Cryptocurrency adoption blog series

Part 2: Drivers of cryptocurrency ownership and usage

About the blog series

More than a decade since the launch of Bitcoin, cryptocurrency has become a phenomenon of societal and economic relevance. This post is part of the Blockchain Research Lab’s Blog series on cryptocurrency adoption, highlighting different aspects of prevalence, use and perceptions. The analyses are based on a survey of a representative (in regard to gender and age) sample of 3,684 German citizens, sourced between February and March 2019. The presented results are based on in-depth research and analyses, the scientific publications of which can be found here and are referenced in the post. All parts of this Blog series can be found here. If you are interested in further information, would like to get in touch or discuss collaborations, contact me via


Part 1: Profiling cryptocurrency owners

Part 2: Drivers of cryptocurrency ownership and usage

Part 3: Discrepancies of cryptocurrency usage: actual and believed usage intensities

Part 4: Managerial and regulatory implication of cryptocurrency adoption

Part 2: Drivers of cryptocurrency ownership and usage

In the previous post of this Blog series, I was presenting and interpreting our results in regard to the demographics and socio-economics of cryptocurrency users. Having disclosed the characteristics of average cryptocurrency users, the logical next step is investigating which factors are statistically relevant for predicting cryptocurrency ownership. The literature review of the final publication shows that a considerable number of surveys about cryptocurrency ownership in different countries have been conducted in the past. Though, only a small number of studies go beyond publishing descriptive statistics. Some don’t even disclose enough information on their samples, e.g. if the samples are representative of the respective populations or not. It was thus especially interesting to find out which characteristics are especially meaningful in the context of cryptocurrency ownership, and to which extents. Such information informs future research on the topic, regulators seeking to protect vulnerable players as well as businesses affected by an increased cryptocurrency prevalence.

In the following we look at correlations across the variables which we were able to investigate and the multivariate analyses of our paper, which focused on disclosing the determinants for our respondent’s (1) knowledge about cryptocurrency and blockchain technology, (2) current and former cryptocurrency ownership and (3) estimations of trustworthiness towards cryptocurrency.

Correlating variables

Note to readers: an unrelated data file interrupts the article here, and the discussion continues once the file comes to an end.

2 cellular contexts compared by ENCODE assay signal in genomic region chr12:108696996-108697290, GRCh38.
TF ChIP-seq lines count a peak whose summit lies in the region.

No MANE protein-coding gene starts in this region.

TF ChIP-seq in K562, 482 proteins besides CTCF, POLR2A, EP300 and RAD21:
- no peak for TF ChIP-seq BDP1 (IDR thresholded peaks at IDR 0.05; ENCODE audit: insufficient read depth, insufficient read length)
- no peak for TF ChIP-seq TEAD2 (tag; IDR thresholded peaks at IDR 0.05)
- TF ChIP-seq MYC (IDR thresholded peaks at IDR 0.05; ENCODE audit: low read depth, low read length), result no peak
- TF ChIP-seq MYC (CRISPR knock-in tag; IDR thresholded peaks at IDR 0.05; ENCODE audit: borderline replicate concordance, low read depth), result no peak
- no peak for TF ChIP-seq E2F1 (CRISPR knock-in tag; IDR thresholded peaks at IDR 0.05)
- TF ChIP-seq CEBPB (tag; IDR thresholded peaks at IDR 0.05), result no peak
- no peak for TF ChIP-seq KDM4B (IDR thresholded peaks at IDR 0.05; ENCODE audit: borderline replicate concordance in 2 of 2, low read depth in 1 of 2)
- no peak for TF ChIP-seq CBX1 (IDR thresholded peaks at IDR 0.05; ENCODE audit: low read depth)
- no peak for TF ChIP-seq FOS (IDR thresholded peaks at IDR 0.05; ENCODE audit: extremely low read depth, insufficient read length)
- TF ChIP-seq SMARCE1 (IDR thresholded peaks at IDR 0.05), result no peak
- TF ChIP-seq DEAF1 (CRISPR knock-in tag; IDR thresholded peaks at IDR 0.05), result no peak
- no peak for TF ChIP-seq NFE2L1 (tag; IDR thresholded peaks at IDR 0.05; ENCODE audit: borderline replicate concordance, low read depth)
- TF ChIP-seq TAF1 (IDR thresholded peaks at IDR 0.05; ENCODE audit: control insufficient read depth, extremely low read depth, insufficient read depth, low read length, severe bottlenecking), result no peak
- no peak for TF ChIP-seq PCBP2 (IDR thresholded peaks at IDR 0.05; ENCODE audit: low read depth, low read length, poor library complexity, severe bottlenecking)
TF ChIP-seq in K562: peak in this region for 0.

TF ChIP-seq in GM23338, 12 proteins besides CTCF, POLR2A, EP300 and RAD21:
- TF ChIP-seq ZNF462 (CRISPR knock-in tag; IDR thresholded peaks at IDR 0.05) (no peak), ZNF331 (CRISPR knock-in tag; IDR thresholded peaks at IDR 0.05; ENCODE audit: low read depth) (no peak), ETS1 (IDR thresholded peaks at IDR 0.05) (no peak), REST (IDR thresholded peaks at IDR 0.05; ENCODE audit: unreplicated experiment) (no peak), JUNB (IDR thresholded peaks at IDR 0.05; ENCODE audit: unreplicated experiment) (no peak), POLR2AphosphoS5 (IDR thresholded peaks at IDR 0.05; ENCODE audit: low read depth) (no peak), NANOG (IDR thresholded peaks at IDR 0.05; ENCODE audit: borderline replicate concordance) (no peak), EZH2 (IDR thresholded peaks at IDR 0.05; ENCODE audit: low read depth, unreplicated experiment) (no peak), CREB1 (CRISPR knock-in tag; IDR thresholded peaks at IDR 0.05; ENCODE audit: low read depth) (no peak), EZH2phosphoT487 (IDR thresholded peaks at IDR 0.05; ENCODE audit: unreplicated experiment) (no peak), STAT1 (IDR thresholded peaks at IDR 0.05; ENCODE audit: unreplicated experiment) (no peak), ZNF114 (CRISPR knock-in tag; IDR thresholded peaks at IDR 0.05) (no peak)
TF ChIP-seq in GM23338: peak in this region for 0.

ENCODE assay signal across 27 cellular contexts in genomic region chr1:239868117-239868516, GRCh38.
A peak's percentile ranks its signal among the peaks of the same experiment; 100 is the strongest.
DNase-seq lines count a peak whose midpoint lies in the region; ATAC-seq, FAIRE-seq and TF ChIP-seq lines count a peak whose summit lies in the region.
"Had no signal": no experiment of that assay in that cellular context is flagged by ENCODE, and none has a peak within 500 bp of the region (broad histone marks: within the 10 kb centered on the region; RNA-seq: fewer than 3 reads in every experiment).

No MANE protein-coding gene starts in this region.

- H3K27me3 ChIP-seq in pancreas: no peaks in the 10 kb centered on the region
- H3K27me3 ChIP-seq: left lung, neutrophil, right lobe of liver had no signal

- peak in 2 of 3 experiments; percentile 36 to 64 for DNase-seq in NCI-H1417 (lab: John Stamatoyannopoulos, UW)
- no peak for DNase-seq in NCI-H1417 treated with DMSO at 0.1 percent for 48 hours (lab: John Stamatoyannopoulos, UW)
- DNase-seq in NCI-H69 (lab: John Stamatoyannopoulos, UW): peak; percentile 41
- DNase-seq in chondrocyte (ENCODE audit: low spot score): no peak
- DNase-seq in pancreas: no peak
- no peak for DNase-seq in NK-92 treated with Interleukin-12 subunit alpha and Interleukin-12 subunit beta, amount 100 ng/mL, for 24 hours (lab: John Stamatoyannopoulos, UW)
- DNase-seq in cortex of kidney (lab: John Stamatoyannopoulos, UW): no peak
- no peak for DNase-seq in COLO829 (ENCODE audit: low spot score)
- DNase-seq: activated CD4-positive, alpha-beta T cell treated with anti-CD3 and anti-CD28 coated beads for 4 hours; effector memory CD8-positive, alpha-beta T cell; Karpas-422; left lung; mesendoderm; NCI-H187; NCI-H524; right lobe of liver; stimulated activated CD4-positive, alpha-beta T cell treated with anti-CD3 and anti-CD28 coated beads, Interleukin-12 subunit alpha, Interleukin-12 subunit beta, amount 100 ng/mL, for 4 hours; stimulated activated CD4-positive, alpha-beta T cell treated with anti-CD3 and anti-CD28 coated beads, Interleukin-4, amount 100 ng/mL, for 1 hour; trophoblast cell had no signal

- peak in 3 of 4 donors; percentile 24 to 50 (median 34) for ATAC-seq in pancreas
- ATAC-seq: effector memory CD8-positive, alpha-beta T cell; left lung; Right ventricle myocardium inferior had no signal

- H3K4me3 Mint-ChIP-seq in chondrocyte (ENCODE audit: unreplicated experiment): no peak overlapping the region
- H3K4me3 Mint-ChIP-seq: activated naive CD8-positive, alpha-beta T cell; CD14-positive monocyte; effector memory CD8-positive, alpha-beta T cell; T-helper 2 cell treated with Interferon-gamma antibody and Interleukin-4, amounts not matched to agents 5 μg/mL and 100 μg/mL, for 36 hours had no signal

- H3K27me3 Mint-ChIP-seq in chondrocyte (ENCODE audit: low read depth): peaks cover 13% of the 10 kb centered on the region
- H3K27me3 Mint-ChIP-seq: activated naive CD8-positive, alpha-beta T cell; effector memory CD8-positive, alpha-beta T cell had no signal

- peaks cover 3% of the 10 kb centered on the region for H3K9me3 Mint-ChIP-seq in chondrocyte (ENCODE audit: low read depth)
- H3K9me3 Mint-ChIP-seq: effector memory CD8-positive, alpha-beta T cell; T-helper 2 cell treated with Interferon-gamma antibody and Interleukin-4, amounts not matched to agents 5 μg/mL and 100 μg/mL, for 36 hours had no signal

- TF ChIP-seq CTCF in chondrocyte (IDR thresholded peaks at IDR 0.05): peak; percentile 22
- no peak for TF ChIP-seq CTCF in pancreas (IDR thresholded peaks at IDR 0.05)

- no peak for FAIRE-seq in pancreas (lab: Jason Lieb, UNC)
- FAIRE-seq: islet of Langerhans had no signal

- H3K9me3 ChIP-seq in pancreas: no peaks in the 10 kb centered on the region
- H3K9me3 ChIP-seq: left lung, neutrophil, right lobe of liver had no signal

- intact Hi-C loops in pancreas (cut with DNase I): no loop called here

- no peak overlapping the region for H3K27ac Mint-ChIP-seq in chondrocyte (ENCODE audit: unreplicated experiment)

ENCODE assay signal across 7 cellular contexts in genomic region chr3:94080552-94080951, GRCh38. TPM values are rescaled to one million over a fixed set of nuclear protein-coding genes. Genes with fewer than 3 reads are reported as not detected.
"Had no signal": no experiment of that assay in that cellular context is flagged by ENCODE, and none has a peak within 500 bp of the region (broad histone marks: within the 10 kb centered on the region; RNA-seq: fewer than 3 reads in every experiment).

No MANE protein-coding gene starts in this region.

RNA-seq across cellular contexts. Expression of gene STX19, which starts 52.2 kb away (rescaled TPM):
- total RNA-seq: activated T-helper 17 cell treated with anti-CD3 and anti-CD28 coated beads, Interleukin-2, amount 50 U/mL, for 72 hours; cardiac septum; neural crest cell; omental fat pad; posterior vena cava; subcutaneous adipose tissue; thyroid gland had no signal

Taking a closer look at the Pearson correlation heatmap below, high correlations can easily be detected by the bold highlighting. It is not surprising that self-proclaimed knowledge about cryptocurrency and about blockchain technology are highly correlated. Both topics are interrelated and share great intersections. Though, differentiating both topics gave the respondents the chance to reflect and refine their knowledge estimations. And in fact, we found that respondents tendentially report lower levels of knowledge about blockchain technology compared to cryptocurrency. This indicates two assumptions of importance for future cryptocurrency research: Firstly, making the distinction between the phenomenon of cryptocurrency and the underlying technology, which is also applied in other contexts, is of importance. Secondly, some parts of ‘knowledge about cryptocurrency’ don’t relate to blockchain technology. Those could relate to trading, e.g. technical analysis of assets or fundamental analysis of projects, or to economics (“tokenomics’), e.g. supply release schedules or inflation rates of specific cryptocurrencies. Future research might investigate how ‘knowledge on cryptocurrency’ composes, and develop measures to determine knowledge about cryptocurrency, similar to financial literacy in behavioral finance research.

Other interesting correlations relate to knowledge and ownership. Current and former ownership positively correlates with knowledge. While this is also not surprising, it allows for the interpretation that people getting deeper into the topic are buying, as opposed to refusing to buy, because they perceive the (whichever) characteristics of cryptocurrency (or blockchain technology) advantageous/favorable/promising. Further, we find that trust levels, reported by the respondents on a scale from zero to ten, are also correlating positively with ownership and knowledge. This is an important finding: Current owners of cryptocurrency tend to report high trust levels and high levels of knowledge. This indicates a noticeable relationship, which we will elaborate on further in the following sections.

Determining crypto knowledge, ownership and trust